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The first time Jack shows that he is envious of Ralph is right after the boys congregate for the first time since the crash. They boys decide to hold a vote and Ralph wins despite Jack's assertion before the vote that because he was head boy and chapter chorister, he should be chief. The text reads: ....and the freckles on Jack's face disappeared under a blush of mortification." Another instance of Jack's envy being brought out is in chapter 4 after Jack and his hunters let the fire go out and miss a chance of being rescued when a ship passes by the island. Ralph berated Jack and uncharacteristically, Jack apologized thus gaining some respect from the boys. When Ralph tells them to build another fire as he stands staring at the ashes from the previous fire. "So Ralph asserted his chieftainship and could not have chosen a better way if he had thought for days. Jack was powerless and raged without knowing why." Another time is in chapter 11, though this is more subtle. Before Piggy is killed when Jack and Ralph are yelling at one another. Ralph stands his ground in his shouting match with Jack while Jack relies on the group of boys behind him for his emotional support. "Jack had backed right against the tribe and they were a solid mass of menace that bristled with spears." Jack is envious throughtout the story; this is part of what makes him the bully that he is.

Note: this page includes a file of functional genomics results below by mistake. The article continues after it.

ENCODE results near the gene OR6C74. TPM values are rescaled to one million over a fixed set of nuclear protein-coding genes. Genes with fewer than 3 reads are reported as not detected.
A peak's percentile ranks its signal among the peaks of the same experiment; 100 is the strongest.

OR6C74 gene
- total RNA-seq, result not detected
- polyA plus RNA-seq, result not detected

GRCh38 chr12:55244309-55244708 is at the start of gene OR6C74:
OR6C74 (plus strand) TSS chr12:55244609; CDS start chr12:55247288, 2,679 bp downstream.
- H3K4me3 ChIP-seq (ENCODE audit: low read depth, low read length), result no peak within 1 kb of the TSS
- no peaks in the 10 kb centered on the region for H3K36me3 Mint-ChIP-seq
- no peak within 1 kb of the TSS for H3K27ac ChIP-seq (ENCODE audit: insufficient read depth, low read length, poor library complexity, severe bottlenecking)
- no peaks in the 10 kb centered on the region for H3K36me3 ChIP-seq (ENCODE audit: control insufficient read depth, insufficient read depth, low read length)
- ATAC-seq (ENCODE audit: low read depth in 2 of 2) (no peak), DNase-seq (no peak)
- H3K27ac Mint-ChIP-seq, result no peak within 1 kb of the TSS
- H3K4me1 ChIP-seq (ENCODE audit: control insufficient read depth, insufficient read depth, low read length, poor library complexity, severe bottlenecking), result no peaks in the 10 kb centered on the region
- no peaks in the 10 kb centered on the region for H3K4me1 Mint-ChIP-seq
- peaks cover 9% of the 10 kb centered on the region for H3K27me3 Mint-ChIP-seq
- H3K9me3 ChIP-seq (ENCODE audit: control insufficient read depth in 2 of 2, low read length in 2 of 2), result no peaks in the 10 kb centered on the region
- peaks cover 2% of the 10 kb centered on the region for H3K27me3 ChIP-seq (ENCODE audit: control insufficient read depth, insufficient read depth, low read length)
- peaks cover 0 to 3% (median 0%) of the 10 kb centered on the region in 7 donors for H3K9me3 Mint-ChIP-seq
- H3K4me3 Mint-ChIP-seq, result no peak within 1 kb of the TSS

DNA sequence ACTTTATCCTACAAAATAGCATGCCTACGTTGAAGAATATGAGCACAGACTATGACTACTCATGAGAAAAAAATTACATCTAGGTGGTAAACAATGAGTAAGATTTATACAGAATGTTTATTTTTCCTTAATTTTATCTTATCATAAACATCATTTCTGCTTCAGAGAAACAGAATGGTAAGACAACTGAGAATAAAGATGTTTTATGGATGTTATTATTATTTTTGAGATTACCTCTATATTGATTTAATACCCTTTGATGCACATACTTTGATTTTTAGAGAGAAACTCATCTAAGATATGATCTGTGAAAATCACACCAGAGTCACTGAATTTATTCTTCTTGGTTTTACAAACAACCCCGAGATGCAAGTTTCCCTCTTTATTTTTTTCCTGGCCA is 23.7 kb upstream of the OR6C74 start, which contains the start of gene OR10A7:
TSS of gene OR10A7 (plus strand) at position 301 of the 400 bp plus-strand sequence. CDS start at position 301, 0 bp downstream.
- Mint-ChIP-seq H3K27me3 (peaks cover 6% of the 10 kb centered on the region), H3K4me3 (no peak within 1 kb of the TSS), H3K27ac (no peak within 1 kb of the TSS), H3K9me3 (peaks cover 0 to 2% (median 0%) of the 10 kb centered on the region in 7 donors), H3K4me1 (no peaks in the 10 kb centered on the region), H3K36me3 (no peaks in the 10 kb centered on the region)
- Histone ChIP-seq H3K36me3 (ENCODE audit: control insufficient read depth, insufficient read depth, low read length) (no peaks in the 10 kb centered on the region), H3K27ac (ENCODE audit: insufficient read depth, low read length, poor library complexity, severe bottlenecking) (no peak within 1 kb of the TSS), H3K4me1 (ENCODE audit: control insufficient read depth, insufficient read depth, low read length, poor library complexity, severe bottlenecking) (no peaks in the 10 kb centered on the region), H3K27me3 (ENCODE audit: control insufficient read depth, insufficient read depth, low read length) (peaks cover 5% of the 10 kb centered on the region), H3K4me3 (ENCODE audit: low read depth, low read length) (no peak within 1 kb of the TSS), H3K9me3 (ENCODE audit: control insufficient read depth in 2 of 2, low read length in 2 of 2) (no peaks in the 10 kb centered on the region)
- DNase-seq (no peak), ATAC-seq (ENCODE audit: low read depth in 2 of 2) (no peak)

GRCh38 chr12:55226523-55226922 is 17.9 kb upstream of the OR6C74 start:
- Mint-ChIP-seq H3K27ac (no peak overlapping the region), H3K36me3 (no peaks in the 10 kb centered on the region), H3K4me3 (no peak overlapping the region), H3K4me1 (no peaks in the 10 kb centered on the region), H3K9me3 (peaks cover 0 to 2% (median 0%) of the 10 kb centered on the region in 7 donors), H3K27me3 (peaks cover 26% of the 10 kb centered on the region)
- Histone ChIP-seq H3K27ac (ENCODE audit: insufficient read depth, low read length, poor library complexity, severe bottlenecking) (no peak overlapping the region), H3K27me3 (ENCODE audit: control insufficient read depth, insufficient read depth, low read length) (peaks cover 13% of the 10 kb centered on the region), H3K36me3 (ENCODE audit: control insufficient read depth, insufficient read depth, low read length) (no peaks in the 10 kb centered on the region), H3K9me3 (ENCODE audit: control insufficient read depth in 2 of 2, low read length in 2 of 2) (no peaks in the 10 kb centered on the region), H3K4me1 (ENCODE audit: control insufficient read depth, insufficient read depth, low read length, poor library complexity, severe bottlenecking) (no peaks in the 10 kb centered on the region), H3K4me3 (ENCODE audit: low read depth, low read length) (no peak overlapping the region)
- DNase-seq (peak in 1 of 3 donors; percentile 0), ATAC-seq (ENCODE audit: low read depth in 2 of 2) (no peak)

Ralph is chief and in charge of the boys on the island.He was elected leader by the boys, however Jack felt he should have been leader because he was head chorister.Initially, the boys are more supportive of Ralph because his main objectives are to keep them safe and get them rescued. The boys respect his leadership qualities because he actually listens to them.Jack wants the power Ralph possesses, especially his power of the conch.The conch is a symbol of authority and Jack is envious of Ralph's use of it amongst the group.
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